The BP Deepwater Horizon oil gusher is a huge problem -- yet it's only a fraction of the real oil pollution in the world's oceans. Compare these two factoids:Since the Deepwater Horizon drilling rig exploded April 20, the Macondo oil well has bled 21 million to 45 million gallons of oil, according to official estimates, eclipsing the Exxon Valdez disaster, which spilled 11 million gallons. (SFGate/SF Chronicle.)
Nearly 85 percent of the 29 million gallons of petroleum that enter North American ocean waters each year as a result of human activities comes from land-based runoff, polluted rivers, airplanes, and small boats and jet skis, while less than 8 percent comes from tanker or pipeline spills. (Ocean Studies Board and Marine Board of the National Academy of Sciences, via Oceanworld.tamu.edu.)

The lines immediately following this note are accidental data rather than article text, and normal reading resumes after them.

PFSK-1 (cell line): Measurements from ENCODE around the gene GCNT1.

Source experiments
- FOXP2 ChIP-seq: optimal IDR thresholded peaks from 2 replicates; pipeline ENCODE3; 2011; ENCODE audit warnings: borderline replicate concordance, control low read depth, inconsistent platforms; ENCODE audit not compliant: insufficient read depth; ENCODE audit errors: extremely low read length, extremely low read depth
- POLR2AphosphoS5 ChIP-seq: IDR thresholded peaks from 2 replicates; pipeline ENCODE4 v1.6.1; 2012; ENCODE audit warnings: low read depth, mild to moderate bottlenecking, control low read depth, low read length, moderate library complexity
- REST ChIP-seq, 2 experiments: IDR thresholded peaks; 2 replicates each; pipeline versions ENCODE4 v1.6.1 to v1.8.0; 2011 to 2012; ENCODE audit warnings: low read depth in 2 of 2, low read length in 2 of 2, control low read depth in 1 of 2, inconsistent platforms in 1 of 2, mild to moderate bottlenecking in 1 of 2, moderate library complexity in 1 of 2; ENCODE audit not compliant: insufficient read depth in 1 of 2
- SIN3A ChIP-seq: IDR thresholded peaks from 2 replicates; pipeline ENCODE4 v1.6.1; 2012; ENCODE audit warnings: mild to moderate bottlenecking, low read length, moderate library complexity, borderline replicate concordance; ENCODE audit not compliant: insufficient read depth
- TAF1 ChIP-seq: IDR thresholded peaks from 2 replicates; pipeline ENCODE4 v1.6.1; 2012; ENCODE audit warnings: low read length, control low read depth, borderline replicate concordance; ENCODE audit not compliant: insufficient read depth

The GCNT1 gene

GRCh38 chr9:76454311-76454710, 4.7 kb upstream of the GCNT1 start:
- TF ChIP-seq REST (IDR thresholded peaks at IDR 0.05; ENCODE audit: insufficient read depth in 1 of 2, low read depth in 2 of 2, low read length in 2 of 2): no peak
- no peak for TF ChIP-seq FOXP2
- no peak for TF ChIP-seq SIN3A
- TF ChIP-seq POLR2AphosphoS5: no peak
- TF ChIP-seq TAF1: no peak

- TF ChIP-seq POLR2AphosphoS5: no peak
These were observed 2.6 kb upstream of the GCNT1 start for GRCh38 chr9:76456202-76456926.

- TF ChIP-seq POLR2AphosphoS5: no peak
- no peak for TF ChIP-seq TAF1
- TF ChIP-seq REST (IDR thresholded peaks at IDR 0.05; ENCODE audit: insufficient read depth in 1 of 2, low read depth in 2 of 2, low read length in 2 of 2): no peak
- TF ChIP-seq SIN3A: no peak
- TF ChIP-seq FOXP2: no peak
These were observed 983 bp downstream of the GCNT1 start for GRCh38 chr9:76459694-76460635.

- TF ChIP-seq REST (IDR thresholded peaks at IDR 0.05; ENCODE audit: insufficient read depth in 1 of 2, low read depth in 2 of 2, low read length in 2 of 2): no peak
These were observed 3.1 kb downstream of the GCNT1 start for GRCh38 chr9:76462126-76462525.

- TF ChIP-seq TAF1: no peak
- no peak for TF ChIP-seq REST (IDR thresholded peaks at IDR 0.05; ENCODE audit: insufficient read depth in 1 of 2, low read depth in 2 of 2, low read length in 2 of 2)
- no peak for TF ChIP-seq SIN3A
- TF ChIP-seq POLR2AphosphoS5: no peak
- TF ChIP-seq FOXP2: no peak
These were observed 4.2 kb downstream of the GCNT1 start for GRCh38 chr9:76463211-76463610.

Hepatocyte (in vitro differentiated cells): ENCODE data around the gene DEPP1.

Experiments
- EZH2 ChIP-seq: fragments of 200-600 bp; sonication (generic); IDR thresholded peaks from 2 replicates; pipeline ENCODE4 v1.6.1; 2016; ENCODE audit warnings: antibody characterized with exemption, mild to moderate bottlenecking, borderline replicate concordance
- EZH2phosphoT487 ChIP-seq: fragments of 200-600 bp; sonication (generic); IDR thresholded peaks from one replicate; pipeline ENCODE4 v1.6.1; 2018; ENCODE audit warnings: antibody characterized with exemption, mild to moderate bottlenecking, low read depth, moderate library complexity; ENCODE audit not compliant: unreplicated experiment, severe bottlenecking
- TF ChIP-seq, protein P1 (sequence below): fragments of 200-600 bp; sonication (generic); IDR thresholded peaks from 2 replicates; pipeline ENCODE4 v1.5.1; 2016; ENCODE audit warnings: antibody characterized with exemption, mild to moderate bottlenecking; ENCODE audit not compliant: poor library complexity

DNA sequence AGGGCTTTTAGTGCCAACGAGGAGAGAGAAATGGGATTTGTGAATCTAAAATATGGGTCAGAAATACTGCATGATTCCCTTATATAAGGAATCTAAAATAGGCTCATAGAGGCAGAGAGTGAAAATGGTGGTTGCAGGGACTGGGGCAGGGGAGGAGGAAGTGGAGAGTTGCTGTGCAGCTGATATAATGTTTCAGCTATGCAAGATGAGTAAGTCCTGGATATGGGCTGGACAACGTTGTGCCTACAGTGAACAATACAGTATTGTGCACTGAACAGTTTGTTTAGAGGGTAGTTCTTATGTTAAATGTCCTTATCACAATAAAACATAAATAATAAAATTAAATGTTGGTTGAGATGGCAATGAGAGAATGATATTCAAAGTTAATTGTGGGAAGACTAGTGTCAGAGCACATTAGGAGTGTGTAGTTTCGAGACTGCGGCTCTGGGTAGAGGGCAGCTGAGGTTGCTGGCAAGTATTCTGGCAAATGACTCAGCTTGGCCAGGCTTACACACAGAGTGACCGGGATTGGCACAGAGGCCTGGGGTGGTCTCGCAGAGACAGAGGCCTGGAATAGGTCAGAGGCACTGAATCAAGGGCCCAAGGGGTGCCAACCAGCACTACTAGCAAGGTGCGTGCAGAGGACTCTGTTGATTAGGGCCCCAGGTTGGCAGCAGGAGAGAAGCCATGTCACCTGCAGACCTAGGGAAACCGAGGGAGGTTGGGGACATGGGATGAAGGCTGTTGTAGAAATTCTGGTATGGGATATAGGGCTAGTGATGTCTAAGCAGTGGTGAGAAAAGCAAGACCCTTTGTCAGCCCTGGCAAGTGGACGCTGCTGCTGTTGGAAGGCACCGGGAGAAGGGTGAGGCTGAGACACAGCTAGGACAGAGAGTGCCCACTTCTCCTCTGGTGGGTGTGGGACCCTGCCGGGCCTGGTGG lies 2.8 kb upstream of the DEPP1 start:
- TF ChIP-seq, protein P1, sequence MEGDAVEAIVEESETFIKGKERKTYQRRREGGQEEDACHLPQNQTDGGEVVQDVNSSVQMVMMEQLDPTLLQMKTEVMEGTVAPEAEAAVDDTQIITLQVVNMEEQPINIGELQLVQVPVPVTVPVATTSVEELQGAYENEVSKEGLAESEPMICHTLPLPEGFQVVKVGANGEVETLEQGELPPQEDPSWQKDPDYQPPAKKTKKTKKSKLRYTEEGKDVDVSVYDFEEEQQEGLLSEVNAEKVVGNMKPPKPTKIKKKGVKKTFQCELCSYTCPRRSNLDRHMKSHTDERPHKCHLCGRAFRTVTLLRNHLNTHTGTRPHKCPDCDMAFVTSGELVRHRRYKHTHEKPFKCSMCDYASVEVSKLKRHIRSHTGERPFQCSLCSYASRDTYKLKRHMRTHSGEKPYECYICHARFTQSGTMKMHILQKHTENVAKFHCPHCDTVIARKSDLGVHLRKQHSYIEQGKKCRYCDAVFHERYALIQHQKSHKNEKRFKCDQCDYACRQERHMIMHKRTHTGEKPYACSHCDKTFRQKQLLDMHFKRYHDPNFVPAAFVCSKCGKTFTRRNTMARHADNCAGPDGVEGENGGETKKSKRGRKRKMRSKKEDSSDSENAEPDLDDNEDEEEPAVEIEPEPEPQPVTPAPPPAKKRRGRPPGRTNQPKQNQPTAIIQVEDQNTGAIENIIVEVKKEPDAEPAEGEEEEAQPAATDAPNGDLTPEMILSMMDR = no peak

So by itself, the Deepwater Horizon disaster has at least doubled the amount of oil that will enter American ocean waters this year. But if this disaster hadn't happened, a roughly equivalent amount of oil -- 29 million gallons -- would STILL enter America's oceans from "normal" sources. And that's just U.S. oceans; many other countries have less stringent controls than we do, and pollute tremendously more.
Deepwater Horizon is an environmental catastrophe. But it's just a blip compared to the amount of oil that enters the world's oceans every single year with no media coverage or public concern at all.